This ancient festival has been celebrated at Ripon for centuries. A visitor to the Cathedral in 1790 declared that the whole building was “one continued blaze of light all afternoon”.
This year, the Cathedral will once again shine with the light of thousands of candles, symbolising Jesus as the light of the world.

It’s good to know that, dark and cold as it still is (whether we are speaking of the weather and season, or of world events), we can look to a tipping point and the hope of spring.   (Even if Punxsutawney Phil is right and the next few weeks will be chill, spring must come some day.)  It is also good to know that, in a world of cultural globalization, where McDonalds is edging its way into every corner, you can still stumble on those few enclaves where something ancient, unusual, and beautiful will make you catch your breath. . . even if you find yourself whispering “Harry Potter” in the aftermath.




Ripon–you’ve heard the name on Downton Abbey.  It’s a beautiful, small market city in North Yorkshire, England, and it was my home for four fabulous years.

Walking down Kirkgate toward the cathedral.

I’ve found myself backing up old photos this week, and feeling nostalgic about life in Ripon.  It was ideal.  My children were young and came to believe that they were actually Brits, accent and all.  They attended British school, we spent our days in beautiful environs and living with a decidedly British/European sensability.  We walked to school, to swim lessons, to church, to the grocery store; through rain, through snow, through days of unending summer sun or unending winter dark.    We walked a few blocks out our front door in one direction, and we were in the market square; another direction, and we were in sheep pastures; yet another direction, and we walked the river banks.  We enjoyed Michaelmas and Bonfire Night in the autumn, Candelmas in February, and Shakespeare performances outdoors all summer.

Ripon Market Square, Copyright David Dixon and licensed for reuse under Creative Commons Licence.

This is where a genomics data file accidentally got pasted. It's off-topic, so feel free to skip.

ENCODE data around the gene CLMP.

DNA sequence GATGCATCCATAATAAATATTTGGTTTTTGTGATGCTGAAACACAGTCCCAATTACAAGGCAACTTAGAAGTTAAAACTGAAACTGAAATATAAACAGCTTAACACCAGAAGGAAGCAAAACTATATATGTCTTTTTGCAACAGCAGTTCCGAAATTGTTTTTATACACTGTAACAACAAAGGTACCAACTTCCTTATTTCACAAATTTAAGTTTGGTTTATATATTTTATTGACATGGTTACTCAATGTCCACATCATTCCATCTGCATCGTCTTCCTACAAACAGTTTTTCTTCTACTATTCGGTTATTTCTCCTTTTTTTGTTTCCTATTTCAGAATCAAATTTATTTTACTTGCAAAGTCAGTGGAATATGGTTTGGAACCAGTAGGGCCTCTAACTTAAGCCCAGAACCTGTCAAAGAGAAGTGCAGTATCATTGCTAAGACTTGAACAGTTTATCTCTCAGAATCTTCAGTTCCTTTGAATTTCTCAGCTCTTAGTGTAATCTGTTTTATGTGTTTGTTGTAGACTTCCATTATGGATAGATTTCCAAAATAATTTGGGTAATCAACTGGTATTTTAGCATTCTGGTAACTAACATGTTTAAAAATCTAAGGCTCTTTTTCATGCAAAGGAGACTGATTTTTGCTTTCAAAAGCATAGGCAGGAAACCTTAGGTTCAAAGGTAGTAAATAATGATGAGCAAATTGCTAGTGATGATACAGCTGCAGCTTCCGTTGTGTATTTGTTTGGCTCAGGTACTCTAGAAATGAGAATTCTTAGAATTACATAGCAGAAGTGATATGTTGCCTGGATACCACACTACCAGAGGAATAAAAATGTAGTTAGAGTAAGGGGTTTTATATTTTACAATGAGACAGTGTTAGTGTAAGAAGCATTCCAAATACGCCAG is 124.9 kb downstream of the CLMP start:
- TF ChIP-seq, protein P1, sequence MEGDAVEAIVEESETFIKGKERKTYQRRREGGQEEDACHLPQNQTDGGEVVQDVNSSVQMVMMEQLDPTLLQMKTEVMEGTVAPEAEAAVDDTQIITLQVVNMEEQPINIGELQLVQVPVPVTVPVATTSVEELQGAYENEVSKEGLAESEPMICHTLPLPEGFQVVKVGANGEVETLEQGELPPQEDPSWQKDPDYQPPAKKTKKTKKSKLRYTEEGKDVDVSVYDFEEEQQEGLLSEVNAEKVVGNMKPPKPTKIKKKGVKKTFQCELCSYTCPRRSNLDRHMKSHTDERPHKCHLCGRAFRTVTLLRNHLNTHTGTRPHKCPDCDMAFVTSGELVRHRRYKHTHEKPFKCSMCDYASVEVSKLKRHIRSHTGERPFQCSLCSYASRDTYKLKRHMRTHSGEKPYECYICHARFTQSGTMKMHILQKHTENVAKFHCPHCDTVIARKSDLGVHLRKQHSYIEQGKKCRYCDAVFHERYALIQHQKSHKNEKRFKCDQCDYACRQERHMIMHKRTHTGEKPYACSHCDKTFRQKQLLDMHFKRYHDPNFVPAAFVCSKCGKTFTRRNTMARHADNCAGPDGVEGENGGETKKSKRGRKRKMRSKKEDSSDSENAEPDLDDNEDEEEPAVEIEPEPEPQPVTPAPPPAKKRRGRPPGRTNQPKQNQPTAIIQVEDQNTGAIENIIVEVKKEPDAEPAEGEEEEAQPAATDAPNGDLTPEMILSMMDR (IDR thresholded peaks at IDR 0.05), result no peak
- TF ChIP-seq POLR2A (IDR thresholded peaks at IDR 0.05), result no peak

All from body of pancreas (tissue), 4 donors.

Ripon Market Square, Copyright David Dixon and licensed for reuse under Creative Commons Licence.
Ripon Spa, where my children swam, and still largely unchanged a few years ago.
Ripon Spa, where my children swam, and still largely unchanged a few years ago.
Wakeman's House
Wakeman’s House

As a home base, Ripon was lovely.  I think she’s equally engaging for the passer-through too. The market square is the center of town–literally and figuratively–and  Daniel Defoe called it  “the finest and most beautiful square that is to be seen of its kind in England.”  If you go on market day, the space is bustling.  You might enjoy coffee and scones at one corner of the square, in the old Wakeman’s House (which, I hope, still houses a tearoom. . .and possibly a ghost).  The cafe there is fabulous, and the house is a landmark dating back to the 14th century, and once belonging to the last “wakeman” of Ripon.   The wakeman set the town watch at night, meaning that he was the watchman, entrusted to keep the town safe from villians and marauders.

Ripon still observes  the Wakeman’s Ceremony (dating back to 866).  Each night at 9 pm, the town Wakeman strides to the center of the market square (by the obelisk) and blows his horn to let the people know that the night watchman

George Pickles, the Wakeman, photo courtesy of the BBC
George Pickles, the Wakeman, photo courtesy of the BBC

is on duty to keep them safe. Of course, the town’s safety is in the hands of its police these days, but George Pickles, who performed Wakeman duties and set the watch while we lived there (and may still) did a fabulous job keeping the tradition alive and speaking with townspeople and tourists about the history of Ripon.

There is certainly history in abundance on show at the cathedral.  The crypt dates back  to the 7th century, and the cathedral to the 1100’s;  the misericord carvings are said to have inspired Louis Carroll and Alice in Wonderland; and it’s one of the few places on earth that still celebrates Candlemas on February 2nd (thousands of candles, and candles only, light the cathedral to celebrate the purification of Mary, and also the halfway point between the winter solstice and the spring equinox–you know this day as Groundhog’s Day!).

Ripon Cathedral
Ripon Cathedral


If you ever find yourself in N. Yorkshire, near Harrogate, give Ripon a look.  The walks are beautiful, the Workhouse Museum and Police Museums are interesting, and the people are fabulous.  For pubs, I recommend The One Eyed Rat and The Water Rat.  For dining, The Royal Oak, Lockwoods, and Balti House (right there on Kirkgate by the cathedral).   I also recommend that you take me with you.  Ahhh, I miss Ripon some days.  .  .


ripon poster